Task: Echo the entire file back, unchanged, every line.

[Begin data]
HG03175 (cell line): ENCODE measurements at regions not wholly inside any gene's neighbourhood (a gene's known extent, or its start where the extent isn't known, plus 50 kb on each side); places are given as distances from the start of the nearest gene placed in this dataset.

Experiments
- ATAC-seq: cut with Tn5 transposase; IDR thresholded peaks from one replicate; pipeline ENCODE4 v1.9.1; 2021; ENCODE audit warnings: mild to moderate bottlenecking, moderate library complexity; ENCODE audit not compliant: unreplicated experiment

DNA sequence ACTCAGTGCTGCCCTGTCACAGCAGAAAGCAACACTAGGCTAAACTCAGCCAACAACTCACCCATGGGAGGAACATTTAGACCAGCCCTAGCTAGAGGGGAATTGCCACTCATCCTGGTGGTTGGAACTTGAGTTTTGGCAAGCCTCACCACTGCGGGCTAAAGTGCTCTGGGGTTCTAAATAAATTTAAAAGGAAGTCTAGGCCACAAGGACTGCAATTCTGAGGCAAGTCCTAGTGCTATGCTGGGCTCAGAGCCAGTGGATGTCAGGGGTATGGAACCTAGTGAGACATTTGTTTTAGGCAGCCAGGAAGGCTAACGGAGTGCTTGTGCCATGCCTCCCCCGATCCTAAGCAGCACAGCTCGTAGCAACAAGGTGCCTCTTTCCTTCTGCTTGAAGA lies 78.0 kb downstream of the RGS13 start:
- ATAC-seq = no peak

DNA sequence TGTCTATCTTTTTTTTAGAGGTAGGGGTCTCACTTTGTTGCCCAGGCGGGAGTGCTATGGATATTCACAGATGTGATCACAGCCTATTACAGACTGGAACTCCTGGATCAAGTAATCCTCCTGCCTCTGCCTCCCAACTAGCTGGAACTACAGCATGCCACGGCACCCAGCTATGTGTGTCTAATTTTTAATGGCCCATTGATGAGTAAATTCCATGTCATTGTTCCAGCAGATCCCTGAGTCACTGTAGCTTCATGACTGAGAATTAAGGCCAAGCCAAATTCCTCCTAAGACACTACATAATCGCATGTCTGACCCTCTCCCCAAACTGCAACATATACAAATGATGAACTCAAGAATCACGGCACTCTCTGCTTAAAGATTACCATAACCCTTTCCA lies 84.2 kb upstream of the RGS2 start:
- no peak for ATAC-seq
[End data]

HG03175 (cell line): ENCODE measurements at regions not wholly inside any gene's neighbourhood (a gene's known extent, or its start where the extent isn't known, plus 50 kb on each side); places are given as distances from the start of the nearest gene placed in this dataset.

Experiments
- ATAC-seq: cut with Tn5 transposase; IDR thresholded peaks from one replicate; pipeline ENCODE4 v1.9.1; 2021; ENCODE audit warnings: mild to moderate bottlenecking, moderate library complexity; ENCODE audit not compliant: unreplicated experiment

DNA sequence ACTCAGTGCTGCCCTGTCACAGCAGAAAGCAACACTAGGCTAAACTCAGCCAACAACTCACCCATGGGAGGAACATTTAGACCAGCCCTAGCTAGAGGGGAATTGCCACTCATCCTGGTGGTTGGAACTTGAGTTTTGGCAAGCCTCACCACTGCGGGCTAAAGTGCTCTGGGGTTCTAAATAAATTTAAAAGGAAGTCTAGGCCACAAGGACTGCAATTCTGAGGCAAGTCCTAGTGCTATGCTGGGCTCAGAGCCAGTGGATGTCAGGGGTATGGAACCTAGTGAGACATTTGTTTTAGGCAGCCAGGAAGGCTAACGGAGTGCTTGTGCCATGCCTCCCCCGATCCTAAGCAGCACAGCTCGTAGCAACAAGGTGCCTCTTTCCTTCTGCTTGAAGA lies 78.0 kb downstream of the RGS13 start:
- ATAC-seq = no peak

DNA sequence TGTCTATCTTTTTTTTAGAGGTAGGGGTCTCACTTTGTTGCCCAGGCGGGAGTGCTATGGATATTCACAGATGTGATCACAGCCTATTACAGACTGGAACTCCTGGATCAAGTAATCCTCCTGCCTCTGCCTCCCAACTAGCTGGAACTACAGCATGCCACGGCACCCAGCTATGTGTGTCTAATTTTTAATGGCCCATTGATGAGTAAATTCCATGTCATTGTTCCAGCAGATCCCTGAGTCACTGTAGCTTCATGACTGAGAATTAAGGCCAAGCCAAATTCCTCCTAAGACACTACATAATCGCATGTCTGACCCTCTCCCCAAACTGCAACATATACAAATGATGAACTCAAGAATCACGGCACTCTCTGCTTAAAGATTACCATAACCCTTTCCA lies 84.2 kb upstream of the RGS2 start:
- no peak for ATAC-seq